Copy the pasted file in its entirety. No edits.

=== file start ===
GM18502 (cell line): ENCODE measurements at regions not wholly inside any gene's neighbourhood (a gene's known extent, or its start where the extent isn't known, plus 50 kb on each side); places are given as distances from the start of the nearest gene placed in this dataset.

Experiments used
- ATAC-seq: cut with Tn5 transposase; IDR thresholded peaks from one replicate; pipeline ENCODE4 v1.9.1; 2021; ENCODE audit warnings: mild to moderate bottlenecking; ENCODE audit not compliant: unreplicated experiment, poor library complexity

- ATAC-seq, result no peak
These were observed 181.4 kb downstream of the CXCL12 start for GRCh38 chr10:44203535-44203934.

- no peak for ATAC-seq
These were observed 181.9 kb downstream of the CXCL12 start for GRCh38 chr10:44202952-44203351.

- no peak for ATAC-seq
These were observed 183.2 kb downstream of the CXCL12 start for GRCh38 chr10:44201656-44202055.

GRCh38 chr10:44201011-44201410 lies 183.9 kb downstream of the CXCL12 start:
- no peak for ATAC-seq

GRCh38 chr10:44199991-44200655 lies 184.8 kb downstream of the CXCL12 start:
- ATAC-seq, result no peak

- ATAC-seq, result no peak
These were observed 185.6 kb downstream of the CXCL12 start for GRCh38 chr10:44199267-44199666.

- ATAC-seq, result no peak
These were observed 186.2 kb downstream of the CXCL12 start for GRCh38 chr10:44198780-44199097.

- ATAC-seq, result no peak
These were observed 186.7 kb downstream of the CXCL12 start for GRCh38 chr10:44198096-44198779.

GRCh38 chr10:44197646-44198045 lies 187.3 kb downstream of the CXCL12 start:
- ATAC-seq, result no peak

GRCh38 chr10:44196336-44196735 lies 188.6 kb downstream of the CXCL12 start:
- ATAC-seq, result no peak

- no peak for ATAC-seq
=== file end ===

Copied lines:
GM18502 (cell line): ENCODE measurements at regions not wholly inside any gene's neighbourhood (a gene's known extent, or its start where the extent isn't known, plus 50 kb on each side); places are given as distances from the start of the nearest gene placed in this dataset.

Experiments used
- ATAC-seq: cut with Tn5 transposase; IDR thresholded peaks from one replicate; pipeline ENCODE4 v1.9.1; 2021; ENCODE audit warnings: mild to moderate bottlenecking; ENCODE audit not compliant: unreplicated experiment, poor library complexity

- ATAC-seq, result no peak
These were observed 181.4 kb downstream of the CXCL12 start for GRCh38 chr10:44203535-44203934.

- no peak for ATAC-seq
These were observed 181.9 kb downstream of the CXCL12 start for GRCh38 chr10:44202952-44203351.

- no peak for ATAC-seq
These were observed 183.2 kb downstream of the CXCL12 start for GRCh38 chr10:44201656-44202055.

GRCh38 chr10:44201011-44201410 lies 183.9 kb downstream of the CXCL12 start:
- no peak for ATAC-seq

GRCh38 chr10:44199991-44200655 lies 184.8 kb downstream of the CXCL12 start:
- ATAC-seq, result no peak

- ATAC-seq, result no peak
These were observed 185.6 kb downstream of the CXCL12 start for GRCh38 chr10:44199267-44199666.

- ATAC-seq, result no peak
These were observed 186.2 kb downstream of the CXCL12 start for GRCh38 chr10:44198780-44199097.

- ATAC-seq, result no peak
These were observed 186.7 kb downstream of the CXCL12 start for GRCh38 chr10:44198096-44198779.

GRCh38 chr10:44197646-44198045 lies 187.3 kb downstream of the CXCL12 start:
- ATAC-seq, result no peak

GRCh38 chr10:44196336-44196735 lies 188.6 kb downstream of the CXCL12 start:
- ATAC-seq, result no peak

- no peak for ATAC-seq